Roots of L.A. City Council’s leaked audio scandal can be traced back decades
In simple terms, the scandal that has sent Los Angeles politics into a tailspin began with a surreptitiously recorded private meeting last year involving three City Council members during which crude, racist comments were made.
But the back story for what one political observer calls this “foreseeable catastrophe” is more than a century old, dating to a time when local officials were deciding how they wanted to govern.
Inspired by a progressive movement sweeping across California, they chose a structure that has for the most part survived challenges and tweaks over the years, maintaining a council that is relatively small and unusually strong.
Audio of Councilmembers Nury Martinez, Kevin de León and Gil Cedillo speaking with labor leader Ron Herrera quickly became a new and incendiary issue in the Nov. 8 election.
“It breeds a certain kind of arrogance,” said Jim Newton, a public policy lecturer at UCLA and editor of the political magazine Blueprint. “What I heard on that tape, it was just unbridled arrogance.”
Now, as support grows for changes that would expand the number of council seats and create independent commissions to further dilute each member’s individual power, the city might have to look back for clues on how to move forward.
“It’s human nature — until things get to a crisis stage, it’s hard to get the energy together to do much about it,” said Raphael Sonenshein, executive director of the Pat Brown Institute for Public Affairs at Cal State L.A. “Now I think there is going to be a pretty open discussion.”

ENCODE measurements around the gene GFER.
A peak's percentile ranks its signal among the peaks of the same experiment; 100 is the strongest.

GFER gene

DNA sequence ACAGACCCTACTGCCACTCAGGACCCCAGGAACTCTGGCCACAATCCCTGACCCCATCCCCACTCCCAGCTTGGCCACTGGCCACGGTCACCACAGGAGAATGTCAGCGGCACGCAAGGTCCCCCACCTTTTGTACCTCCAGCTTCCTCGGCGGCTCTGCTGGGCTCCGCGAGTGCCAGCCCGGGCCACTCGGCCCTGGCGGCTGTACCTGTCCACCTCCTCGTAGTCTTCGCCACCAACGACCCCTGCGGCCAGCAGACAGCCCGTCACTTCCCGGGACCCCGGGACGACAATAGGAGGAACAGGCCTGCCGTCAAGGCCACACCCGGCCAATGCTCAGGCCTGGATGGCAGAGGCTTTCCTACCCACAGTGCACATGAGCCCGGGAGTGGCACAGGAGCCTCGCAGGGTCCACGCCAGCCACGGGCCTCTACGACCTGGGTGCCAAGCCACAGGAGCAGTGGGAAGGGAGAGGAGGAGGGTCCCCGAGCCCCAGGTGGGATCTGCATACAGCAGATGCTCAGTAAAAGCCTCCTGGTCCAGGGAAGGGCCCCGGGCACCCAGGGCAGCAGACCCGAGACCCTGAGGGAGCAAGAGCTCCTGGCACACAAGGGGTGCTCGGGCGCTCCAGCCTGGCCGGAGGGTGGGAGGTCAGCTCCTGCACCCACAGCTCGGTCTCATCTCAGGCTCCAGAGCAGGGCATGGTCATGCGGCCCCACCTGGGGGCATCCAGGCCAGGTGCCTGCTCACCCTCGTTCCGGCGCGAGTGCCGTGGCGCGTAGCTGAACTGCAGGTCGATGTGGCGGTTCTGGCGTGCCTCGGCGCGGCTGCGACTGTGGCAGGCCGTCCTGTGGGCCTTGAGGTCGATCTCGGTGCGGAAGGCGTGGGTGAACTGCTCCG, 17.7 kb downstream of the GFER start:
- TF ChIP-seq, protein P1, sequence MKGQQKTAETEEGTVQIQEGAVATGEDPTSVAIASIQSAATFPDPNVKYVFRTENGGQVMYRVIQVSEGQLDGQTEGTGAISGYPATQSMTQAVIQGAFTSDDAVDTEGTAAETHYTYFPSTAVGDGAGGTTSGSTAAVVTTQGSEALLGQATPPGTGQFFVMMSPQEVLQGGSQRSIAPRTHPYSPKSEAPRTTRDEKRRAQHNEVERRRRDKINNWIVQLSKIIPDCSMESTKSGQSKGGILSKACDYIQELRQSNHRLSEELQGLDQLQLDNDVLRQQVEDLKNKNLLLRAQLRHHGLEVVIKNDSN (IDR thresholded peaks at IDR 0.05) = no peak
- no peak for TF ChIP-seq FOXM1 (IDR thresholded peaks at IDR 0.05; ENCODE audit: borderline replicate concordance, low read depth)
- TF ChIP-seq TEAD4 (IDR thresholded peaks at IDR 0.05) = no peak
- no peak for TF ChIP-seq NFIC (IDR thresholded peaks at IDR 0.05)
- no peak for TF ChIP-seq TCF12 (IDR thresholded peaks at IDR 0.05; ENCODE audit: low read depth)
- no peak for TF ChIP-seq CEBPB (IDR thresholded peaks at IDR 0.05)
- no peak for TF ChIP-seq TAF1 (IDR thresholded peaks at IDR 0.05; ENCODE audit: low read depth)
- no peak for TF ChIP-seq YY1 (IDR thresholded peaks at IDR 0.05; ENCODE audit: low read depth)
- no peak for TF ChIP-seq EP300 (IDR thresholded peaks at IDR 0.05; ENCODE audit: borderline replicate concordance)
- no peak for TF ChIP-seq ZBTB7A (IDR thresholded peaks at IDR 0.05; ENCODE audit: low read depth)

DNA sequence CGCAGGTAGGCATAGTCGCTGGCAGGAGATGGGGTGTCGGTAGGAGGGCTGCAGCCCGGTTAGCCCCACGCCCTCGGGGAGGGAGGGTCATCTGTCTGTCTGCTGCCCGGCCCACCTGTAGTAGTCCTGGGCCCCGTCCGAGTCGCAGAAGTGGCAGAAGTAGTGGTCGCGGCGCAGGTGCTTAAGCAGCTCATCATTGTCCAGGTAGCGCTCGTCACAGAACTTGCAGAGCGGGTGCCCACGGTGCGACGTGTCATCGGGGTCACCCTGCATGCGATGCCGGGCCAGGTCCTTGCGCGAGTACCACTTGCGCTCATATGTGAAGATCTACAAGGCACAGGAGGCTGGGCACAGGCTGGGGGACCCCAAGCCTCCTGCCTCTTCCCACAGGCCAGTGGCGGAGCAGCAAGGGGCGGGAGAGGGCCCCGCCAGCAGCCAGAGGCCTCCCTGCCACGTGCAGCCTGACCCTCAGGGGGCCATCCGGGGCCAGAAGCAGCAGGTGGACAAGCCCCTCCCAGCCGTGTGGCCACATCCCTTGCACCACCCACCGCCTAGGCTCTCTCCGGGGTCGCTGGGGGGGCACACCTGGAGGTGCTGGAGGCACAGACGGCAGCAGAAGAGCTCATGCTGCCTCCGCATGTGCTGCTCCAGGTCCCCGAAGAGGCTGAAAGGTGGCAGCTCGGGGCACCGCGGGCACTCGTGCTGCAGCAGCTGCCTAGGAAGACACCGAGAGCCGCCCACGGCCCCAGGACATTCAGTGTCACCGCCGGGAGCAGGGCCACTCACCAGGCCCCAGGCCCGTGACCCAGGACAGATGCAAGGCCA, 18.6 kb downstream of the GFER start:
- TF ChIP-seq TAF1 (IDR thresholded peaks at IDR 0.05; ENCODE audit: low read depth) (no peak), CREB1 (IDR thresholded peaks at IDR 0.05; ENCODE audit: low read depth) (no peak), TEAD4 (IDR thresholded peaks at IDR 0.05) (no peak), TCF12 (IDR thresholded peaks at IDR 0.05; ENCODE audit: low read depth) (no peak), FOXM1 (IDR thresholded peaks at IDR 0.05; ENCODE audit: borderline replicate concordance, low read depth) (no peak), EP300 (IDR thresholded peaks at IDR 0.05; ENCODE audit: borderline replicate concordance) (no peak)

At issue is an October 2021 meeting at which then-Council President Nury Martinez, along with members Gil Cedillo and Kevin de León, sat down with labor leader Ron Herrera to strategize over redrawing council district boundaries to enhance Latino political power. The discussion included derogatory remarks about Black, Jewish, Armenian, Indigenous and gay people.
The Los Angeles political world is no stranger to scandal. In fact, there have been so many it can be hard to keep them straight.
When the recording went public, Herrera quickly stepped down as president of the Los Angeles County Federation of Labor. Martinez followed with her resignation; Cedillo and De León face growing pressure to do likewise.
The incident has sparked conversation about creating an independent redistricting commission to avoid the kind of backroom negotiations and gerrymandering at the heart of the furor. Other proposed changes would establish stricter ethics oversight and enlarge the council to as many as triple its current 15 seats.
Perhaps lost amid pondering what comes next is a reckoning about what happened before.
Los Angeles’ governance style was born of that statewide progressive movement in the years prior to World War I. Wary of big-city bosses who dominated politics in other parts of the country, officials created a structure that divided authority between the mayor, the council and civil servants.
The mayor had limited influence over council members; importantly, he needed their approval to fire most city department heads.
Beginning in the 1970s, former Mayor Tom Bradley found a way to operate in this “weak mayor” system by wielding the power of the budget and forging consensus with a council that largely shared his liberal views. Others haven’t been as successful.
During an October 2021 conversation with L.A. Councilmembers Gil Cedillo and Kevin de León and L.A.